The informal airports decision, adopted by councillors in May, has been appealed by Clive Manners-Wood, who lives near Arthurs Point, where his wife, Shane, has a lavender oil distillery and farm shop.

Long-time Queenstown watchers will know of Manners-Wood, who opposed a helipad taking off from Arthurs Point in 2006, took the company to court and won, shutting the helipad down. The controversy threw out the council rulebook for helicopter landings, sparking hundreds of consent applications from worried chopper firms wanting to legalise their landing sites. Manners-Wood’s subsequent court stoush over an unconsented helipad at Queenstown’s Skyline gondola site, resolved in 2015, resulted in much tighter restrictions, limiting landings to four a day.

The previous court proceedings cost ratepayers hundreds of thousands of dollars, while also hitting Arthurs Point residents in the pocket. Now Manners-Wood reckons he’ll be shelling out tens of thousands himself to effectively do the council’s job. He tells Newsroom: “Their job is to look after our environment, it’s not my job. They’ve got the lawyers, the planners.”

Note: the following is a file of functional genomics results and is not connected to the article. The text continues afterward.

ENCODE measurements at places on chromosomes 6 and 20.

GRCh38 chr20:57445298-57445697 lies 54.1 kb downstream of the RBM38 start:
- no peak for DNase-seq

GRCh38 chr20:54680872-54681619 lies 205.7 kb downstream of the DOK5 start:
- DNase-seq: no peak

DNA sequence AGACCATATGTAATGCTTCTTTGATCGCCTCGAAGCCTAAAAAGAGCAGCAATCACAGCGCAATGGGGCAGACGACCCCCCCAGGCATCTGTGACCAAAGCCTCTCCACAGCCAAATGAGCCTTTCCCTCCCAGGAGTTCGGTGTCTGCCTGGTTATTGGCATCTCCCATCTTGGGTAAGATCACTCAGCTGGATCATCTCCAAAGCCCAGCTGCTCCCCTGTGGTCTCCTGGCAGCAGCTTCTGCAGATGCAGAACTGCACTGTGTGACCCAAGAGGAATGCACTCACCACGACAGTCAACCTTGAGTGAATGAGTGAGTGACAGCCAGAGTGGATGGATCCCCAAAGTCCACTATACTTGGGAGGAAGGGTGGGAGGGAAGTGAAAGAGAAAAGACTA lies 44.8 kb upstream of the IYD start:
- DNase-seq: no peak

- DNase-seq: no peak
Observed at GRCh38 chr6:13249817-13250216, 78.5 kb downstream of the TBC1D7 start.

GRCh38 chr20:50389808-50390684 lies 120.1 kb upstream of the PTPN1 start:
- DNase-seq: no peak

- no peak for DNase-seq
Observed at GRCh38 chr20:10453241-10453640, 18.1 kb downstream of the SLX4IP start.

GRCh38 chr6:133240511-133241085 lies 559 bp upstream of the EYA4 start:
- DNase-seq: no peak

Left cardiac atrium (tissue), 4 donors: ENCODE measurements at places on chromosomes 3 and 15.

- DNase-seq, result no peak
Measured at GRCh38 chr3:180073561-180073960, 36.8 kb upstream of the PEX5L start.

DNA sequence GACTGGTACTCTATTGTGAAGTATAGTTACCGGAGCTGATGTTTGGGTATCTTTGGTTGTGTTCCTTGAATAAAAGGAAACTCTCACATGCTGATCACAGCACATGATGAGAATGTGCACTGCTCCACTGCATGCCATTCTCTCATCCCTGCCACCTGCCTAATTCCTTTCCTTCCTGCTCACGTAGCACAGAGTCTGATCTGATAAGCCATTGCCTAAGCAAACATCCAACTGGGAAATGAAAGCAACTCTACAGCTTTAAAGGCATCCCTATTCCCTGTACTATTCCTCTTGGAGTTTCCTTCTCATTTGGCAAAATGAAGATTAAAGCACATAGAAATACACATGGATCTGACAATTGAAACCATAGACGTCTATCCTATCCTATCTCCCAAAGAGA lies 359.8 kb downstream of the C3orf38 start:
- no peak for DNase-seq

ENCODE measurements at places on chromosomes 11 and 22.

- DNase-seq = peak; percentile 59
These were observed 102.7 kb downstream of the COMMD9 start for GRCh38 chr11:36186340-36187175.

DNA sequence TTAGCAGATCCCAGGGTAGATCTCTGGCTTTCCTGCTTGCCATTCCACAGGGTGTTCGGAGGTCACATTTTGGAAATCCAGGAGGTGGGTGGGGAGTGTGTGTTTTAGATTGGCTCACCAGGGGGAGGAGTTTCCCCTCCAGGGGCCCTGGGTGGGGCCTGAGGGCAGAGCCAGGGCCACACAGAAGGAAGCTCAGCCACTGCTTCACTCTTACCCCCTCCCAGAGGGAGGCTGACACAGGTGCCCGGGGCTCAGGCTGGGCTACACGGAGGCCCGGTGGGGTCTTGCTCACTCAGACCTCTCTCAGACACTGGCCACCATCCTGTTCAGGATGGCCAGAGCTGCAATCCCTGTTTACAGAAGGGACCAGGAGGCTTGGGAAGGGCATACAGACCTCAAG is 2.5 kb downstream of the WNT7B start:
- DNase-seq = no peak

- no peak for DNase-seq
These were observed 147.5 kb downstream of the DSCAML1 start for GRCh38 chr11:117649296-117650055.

(“That’s Clive’s opinion,” Queenstown Mayor Jim Boult says. “I think the council is well-skilled in protecting the interests of residents.” Boult says decisions are yet to come back to councillors for final sign-off. “It would be inappropriate for me to give an opinion at this point, because it’s subject to an appeal process. I’ll wait to see what comes out of that.”)

Manners-Wood’s appeal says: “The whole issue is simply about noise pollution. The fact you cannot see it, taste, or smell it may explain why it has not received as much attention as other types of pollution.”

Paved paradise, put up a helipad